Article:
We are now at a stage of the production year where we’re getting a better indication of what we may see for planted acres in the United States. In the March planting intentions report, numbers of 97 million corn acres and 83.5 million soybean acres were released. These numbers were derived from surveys, and several factors have changed since being released.
For one, the outbreak of COVID-19 greatly impacted commodity demand, both in the United States and around the world. The most talked about of these was ethanol, where a large number of U.S. manufacturers idled plants. A lack of transportation weighed on all energy needs as many states and countries issued stay-at-home orders. This lack of demand cut into corn demand and in many cases eliminated it altogether. Regions of the United States that depend upon ethanol manufacturing for the majority of their corn demand are now faced with taking the chance of planting a crop and hoping profitability returns or looking at alternative crops, mainly soybeans.
Weather conditions represent another change since the March intentions were released. While many regions of the Corn Belt have been able to complete fieldwork in a timely manner, others have been delayed due to a repeat of last year’s wet soils. This is especially the case in fringe areas, some of which still had to complete harvest from a year ago. The most notable of these is North Dakota which is still struggling to wrap up last year’s corn harvest. While there is still plenty of time to get crops seeded in these areas, farmers may rethink their earlier crop intentions given these changes.
One factor that may counter some of these worries on corn production in the United States is issues with South American crops. Weather has been less than perfect in both Brazil and Argentina for the past growing season and reduced crops from their early expectations. While soybean production from South America will still be record-sized, the same may not be true on corn. The Safrinha crop in Brazil is being hindered by drought conditions which will reduce the country’s export ability. Brazil already had a deficit on corn from over-exporting last year’s crop, and large production was needed to replenish inventory. A smaller Safrinha crop means more will be needed for this and less will be available for export.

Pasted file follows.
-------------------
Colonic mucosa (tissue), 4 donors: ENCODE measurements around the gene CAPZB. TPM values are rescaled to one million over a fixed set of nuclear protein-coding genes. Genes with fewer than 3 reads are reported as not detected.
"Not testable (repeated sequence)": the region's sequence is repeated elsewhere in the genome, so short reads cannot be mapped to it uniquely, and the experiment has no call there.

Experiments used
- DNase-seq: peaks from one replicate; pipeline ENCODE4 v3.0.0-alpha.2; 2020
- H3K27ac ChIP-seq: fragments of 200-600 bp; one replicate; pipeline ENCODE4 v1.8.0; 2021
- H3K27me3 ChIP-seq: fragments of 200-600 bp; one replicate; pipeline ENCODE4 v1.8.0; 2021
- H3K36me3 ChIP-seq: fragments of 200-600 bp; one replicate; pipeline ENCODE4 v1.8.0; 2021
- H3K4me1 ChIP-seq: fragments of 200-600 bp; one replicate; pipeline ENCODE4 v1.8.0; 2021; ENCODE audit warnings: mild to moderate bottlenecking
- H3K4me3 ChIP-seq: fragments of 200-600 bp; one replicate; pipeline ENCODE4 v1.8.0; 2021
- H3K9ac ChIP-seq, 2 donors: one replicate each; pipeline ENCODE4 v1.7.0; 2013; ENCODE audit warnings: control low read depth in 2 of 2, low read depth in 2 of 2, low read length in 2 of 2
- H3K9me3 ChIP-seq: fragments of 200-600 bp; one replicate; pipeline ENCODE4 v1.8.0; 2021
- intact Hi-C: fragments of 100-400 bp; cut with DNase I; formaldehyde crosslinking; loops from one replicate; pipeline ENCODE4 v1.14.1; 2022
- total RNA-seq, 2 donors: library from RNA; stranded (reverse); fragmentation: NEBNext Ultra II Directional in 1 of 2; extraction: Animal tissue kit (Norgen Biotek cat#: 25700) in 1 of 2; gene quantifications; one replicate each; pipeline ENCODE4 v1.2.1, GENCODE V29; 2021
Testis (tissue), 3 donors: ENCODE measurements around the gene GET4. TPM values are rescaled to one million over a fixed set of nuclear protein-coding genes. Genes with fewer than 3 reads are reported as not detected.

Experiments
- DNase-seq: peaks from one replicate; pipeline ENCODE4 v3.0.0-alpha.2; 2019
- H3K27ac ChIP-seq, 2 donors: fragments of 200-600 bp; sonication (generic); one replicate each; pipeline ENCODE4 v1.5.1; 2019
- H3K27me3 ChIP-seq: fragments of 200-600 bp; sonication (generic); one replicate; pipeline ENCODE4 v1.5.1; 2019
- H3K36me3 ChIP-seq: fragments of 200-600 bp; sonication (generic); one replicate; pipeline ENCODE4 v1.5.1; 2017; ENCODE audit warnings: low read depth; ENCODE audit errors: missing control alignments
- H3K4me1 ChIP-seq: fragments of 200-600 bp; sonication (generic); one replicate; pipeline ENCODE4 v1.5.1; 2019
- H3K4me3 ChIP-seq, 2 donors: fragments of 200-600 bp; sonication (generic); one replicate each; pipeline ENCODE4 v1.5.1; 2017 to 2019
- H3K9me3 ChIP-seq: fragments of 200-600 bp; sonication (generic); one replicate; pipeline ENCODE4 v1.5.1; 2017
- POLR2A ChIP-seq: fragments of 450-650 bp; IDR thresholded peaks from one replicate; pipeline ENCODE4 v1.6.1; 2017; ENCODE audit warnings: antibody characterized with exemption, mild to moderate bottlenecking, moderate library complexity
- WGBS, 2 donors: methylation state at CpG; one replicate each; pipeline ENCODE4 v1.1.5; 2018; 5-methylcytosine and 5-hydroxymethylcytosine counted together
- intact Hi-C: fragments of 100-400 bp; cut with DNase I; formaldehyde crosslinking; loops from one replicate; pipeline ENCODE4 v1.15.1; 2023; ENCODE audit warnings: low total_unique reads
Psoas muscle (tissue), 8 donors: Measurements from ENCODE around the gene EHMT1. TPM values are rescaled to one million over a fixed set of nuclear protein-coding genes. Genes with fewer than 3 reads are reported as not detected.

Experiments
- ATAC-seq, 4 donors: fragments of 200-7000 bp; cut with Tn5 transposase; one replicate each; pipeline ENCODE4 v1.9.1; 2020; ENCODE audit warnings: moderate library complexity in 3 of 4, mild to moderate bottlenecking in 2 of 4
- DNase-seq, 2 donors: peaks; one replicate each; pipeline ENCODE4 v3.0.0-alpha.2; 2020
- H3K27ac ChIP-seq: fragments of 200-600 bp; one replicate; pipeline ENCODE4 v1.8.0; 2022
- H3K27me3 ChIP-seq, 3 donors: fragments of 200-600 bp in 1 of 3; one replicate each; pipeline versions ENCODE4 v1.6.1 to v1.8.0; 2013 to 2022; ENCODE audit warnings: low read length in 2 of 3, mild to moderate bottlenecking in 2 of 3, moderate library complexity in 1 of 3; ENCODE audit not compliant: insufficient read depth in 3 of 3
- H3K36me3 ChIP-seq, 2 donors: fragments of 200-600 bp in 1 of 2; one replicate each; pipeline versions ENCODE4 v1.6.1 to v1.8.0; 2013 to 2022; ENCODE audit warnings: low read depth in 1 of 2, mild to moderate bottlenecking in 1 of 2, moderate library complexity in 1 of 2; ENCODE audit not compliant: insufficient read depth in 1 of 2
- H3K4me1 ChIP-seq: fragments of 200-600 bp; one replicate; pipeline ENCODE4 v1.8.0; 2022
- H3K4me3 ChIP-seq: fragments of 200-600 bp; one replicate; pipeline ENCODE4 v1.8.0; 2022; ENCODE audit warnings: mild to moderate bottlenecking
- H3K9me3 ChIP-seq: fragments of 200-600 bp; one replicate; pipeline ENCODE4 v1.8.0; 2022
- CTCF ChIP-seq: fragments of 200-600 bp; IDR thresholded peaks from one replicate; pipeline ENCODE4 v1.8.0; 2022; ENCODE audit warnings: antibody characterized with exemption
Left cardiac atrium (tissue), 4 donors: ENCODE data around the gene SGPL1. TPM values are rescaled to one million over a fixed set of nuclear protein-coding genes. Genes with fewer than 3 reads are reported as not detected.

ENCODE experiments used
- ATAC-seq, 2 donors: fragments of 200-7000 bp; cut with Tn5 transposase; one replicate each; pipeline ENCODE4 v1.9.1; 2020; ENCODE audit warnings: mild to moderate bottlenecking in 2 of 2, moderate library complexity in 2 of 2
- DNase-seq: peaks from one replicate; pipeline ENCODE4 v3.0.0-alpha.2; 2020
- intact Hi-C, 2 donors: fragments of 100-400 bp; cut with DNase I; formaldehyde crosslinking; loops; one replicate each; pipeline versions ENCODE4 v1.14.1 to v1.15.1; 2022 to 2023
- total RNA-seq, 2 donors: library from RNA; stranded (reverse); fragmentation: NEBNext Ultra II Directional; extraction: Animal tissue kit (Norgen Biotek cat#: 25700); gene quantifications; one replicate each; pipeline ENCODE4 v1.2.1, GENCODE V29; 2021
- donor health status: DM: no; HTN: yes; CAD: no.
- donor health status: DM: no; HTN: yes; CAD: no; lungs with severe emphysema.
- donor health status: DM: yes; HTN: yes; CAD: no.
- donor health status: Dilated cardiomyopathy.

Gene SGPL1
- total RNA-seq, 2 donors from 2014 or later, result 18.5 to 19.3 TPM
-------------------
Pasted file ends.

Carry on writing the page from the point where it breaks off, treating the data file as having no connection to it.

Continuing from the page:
While all this attention has been placed on corn, just as much should be on soybeans. Given the changes to corn market dynamics, we will likely see an increase in soybean plantings this year. To see an increase of 2 to 3 million acres from the current planting estimate would not come as a surprise. This may not be as negative as in a normal year since the U.S. crush pace has ramped up considerably in recent months. We have also seen an increase in exports as buyers return to the import market, mainly China.